East New York native Dominique Carson started writing as a coping mechanism, a way to express herself while dealing with life’s challenge.
When she started watching Teen Summit on BET, it inspired her to be a journalist. And now, Carson can add author to her resume with the publishing of her book: Jon B: Are You Still Down? A biography on famed R&B singer Jon B.
“I really wanted to be a journalist,” Carson said. “I wanted my words to be in print and for my story to capture people and for my words to have power.”
For the past eight years, Carson has been working as a freelance journalist, writing articles on music, politics and culture, interviewing more than 100 notable people in entertainment. She also works as a massage therapist.
Back in the 90s when R&B was the top genre, Carson, thanks to an introduction from her older cousins, was mesmerized by the talent of Jon B.
“His voice grabbed my attention and all I could think was, ‘Who was this white man singing with so much soul?’ When he came out with Don’t Say, I was sold. I wanted to get his album,” she said.
Rhythm and blues is a genre intertwined with Black history in America, created for and by Black Americans. While many white singers now sing within the genre, Jon B’s 25 year career has paved the way for artists like Justin Timberlake and many others. For Jon B, R&B wasn’t a stepping stone into pop music, but a reflection of who he was as an artist. For Carson, that alone was enough inspiration to write her book about an artist she said hadn’t got enough credit.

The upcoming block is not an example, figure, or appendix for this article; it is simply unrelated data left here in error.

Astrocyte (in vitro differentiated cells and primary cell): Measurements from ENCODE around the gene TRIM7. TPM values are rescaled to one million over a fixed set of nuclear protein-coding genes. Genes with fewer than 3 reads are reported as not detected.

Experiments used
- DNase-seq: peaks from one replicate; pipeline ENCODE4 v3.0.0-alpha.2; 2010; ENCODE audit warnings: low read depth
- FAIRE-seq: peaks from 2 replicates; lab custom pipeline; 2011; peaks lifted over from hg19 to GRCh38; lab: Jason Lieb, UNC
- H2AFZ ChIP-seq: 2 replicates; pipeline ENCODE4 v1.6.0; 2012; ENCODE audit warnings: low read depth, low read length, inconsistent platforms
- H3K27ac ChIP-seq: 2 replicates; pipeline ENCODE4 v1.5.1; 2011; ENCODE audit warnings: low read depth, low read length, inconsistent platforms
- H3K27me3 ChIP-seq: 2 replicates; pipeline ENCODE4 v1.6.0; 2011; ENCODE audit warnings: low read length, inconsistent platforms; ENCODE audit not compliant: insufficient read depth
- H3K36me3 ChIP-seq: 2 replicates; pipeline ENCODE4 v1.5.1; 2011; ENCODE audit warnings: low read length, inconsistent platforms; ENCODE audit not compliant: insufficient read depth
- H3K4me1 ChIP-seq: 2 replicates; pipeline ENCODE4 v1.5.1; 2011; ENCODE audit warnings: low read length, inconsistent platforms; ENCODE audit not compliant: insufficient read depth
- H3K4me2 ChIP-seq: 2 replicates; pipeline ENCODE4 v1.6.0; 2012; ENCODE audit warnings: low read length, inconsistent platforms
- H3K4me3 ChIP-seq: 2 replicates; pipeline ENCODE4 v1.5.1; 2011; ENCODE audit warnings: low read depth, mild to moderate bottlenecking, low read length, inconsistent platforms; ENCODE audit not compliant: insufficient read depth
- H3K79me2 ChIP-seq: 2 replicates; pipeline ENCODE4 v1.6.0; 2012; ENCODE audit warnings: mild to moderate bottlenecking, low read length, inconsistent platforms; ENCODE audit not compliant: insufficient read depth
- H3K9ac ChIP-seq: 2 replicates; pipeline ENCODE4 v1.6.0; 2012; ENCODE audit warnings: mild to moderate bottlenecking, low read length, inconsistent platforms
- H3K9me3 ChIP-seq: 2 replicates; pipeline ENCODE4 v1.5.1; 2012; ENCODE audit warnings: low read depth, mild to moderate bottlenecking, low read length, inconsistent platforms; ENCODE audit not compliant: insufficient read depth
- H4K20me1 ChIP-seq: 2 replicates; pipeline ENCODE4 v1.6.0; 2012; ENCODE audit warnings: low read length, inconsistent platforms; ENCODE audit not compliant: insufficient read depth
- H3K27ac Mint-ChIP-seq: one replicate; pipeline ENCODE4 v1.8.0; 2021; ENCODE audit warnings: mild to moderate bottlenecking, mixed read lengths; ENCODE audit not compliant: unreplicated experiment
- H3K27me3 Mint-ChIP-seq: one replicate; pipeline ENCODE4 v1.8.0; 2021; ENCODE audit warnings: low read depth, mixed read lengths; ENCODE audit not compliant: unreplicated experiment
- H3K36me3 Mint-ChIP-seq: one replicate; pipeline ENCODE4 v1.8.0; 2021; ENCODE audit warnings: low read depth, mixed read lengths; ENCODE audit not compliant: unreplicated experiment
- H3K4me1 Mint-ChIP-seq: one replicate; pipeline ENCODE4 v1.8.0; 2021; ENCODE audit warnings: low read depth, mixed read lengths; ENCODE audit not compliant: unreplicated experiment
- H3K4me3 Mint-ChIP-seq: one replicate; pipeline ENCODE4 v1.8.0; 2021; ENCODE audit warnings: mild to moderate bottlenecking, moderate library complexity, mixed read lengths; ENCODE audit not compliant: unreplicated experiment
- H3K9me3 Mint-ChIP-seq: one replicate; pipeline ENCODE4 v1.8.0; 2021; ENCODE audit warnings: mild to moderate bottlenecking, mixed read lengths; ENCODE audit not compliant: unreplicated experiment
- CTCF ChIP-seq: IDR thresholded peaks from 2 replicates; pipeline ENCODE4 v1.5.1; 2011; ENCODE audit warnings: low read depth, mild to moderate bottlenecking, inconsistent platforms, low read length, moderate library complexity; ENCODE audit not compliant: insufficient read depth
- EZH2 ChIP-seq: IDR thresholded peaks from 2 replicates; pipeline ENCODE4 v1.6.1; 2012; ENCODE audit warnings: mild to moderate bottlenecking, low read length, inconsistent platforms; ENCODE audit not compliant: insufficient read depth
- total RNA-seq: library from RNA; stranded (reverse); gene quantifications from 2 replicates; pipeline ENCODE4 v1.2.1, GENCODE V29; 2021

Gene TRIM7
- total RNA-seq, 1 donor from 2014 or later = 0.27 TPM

“I had the honor of interviewing him seven years ago in New York at Stage 48 while he was promoting his B-sides collection,” Carson said. “He was in the early stages of being independent, and in our six-minute interview we talked about so much.”
“That’s when I decided to write about an artist who’s played a significant impact on R&B, and how he doesn’t get the recognition he deserves.”
Carson said writing the book came with its own set of challenges. The pandemic affected her industry, so massage therapists were out of work. Then the summer of protests that erupted globally for George Floyd and Breonna Taylor also took a toll on her personally, as she had lost a family member to gun violence in East New York.
She said thanks to the support of her fiancé, she was able to push through and complete book, and get it to her editor Emily Timmerman. Timmerman, she said, shared her love of storytelling and loved the book.
“I had my fiancé telling me that all he wanted me to do was write this book,” Carson said. “It alleviated a lot of stress, so I just started writing around two hours a day.”
For the cover, Carson reached out to old high school classmate, Steven Davis, who she said did a great job. “We had the book out two days before Jon B’s birthday. His birthday was November 11, and the book was released November 9.”
While the book has many interesting facts and tidbits on Jon B’s illustrious career, for Carson the most surprising thing she came across in her research was Jon B was the last person to work with Tupac Shakur in the studio before he died.
“It’s so significant because that collaboration really brought more male artists together,” Carson said. “It was two different worlds coming together.”
Make a Donation
BK Reader is brought to you for free daily. Please consider supporting independent local news by making a donation here. Whether it is $1 or $100, no donation is too big or too small!